Did you know that since the 1940’s, the United Nations, regard privacy as a fundamental human right? With that in mind, please read on …
A recent news article published on news.com.au, titled “Trump campaign allegedly tricked supporters into making recurring donations throughout 2020”, highlighted how supporters did not realise they were signing up for recurring donations as many of the fine-print options in the online form were pre-filled. This is known as implied consent. Informed consent is the opposite of this; if voters knowingly had to tick a box to commit to this, they would have read through the terms and conditions. Once this was discovered the campaign refunded money when asked, but the dirty tactic was complete – enough money was raised to compete with the Democrats for the 2020 election!
The article has highlighted how respect for our privacy truly has eroded over the years; we are endlessly tracked via cookies, online behavioural analysis (OBA) beacons, and many more forms simply have pre-filled options in favour of the organisation requesting the information. The onus is very much on the end user to spend time reading all of the terms and conditions. There are, however, glimmers of hope that all is not lost.
European Union privacy regulations have always been a hard act to follow; the former EU Data Protection Directive (DPD) was replaced in 2018 by the General Data Protection Directive (GDPR) after a Spanish citizen took offence about erroneous information held about him in Google Cache; this resulted in the principle “The Right to be Forgotten”. And in July 2020, the EU Court of Justice ruled in favour of an Austrian citizen, who did not want their data stored in the United States, resulting in the EU-US Privacy Shield being overturned.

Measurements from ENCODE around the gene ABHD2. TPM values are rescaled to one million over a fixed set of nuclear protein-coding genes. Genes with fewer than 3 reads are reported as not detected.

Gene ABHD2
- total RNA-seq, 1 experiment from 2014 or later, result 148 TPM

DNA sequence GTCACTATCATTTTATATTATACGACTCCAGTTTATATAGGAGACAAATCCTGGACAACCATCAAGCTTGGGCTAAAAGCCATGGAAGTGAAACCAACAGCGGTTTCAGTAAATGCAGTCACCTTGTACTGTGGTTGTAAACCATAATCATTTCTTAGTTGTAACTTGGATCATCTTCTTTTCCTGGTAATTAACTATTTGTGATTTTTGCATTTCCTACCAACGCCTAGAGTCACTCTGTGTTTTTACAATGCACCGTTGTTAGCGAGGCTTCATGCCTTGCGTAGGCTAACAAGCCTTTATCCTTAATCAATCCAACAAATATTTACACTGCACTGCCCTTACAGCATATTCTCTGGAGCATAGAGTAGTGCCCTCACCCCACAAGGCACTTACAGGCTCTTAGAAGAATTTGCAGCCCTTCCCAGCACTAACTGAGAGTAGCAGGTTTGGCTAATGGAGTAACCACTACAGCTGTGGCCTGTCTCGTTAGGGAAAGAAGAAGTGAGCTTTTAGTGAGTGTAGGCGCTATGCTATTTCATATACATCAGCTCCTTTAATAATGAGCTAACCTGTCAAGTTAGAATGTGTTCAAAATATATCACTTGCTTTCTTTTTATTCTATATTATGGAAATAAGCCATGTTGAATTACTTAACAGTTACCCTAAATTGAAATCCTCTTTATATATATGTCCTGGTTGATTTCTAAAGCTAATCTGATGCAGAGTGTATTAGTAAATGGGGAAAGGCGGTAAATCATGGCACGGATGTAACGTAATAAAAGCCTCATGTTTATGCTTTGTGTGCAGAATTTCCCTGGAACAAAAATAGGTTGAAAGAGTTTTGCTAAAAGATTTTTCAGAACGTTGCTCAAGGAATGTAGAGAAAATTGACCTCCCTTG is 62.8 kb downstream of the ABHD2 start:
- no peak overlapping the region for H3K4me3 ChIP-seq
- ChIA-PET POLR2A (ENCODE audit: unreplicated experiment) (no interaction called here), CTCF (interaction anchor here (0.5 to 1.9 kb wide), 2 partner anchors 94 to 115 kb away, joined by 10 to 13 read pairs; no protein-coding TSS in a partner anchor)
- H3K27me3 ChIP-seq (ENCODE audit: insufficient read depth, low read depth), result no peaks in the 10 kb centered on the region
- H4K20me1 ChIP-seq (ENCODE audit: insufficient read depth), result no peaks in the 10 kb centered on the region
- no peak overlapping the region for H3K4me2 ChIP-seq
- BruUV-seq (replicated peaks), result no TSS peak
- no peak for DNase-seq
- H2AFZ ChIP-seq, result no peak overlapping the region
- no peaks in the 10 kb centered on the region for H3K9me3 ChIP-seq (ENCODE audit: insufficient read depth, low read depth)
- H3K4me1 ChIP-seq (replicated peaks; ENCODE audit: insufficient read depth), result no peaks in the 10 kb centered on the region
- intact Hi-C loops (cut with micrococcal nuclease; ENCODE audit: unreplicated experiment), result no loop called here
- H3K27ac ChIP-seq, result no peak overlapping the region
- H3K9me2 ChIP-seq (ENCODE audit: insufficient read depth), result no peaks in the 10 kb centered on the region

It was really refreshing overnight to see the latest announcement from Apple, giving it to another American tech giant, Facebook. With the upcoming release of iOS 14.5, a subtle change will force software developers to alert the end user about their data being traded and passed on to data mining giants. Of course, Facebook detests this move, because they rely upon end users not being in the know at all.
Apple’s subtle marketing differentiator began in 2020, when they started an advertising campaign focusing on respect for privacy. This is, in my opinion, going to be huge. People who buy Android devices do not realise that their data is being mined on a tremendously large scale by Google, who write the Android software. Of course, Google will come out and state that the end user has complete control and can turn off these options, but it is the very nature of setting this as a default option that will come back to bite them.
If you are an Android user who values their privacy and are OK to hack your own phone, please feel free to look at LineageOS, CopperheadOS, GrapheneOS, Replicant, SailfishOS and many others.
With web browsers, several years ago, I decided to fight back, and I always use a browser that allows extensions to block or limit tracking, and I have been using Duck Duck Go (see my blog on this here) as my search engine, without any issues for many years.
A colleague at ALC recommended using Firefox, and more recently, put me onto a nice new browser called Brave; this is a mixture of being light and simple with the speed of Google Chrome and the privacy that Firefox is renowned for. And it has Duck Duck Go built in!
If you are interested in learning more about privacy, please look at the array of courses (see our Privacy Portfolio here) we have on offer from the International Association of Privacy Professionals (IAPP), and more recently, the ISACA certification, Certified Data Privacy Solutions Engineer (CDPSE), which ALC will also be offering as a training course in the future.
Author: Peter Nikitser, ALC Director of Cyber Security
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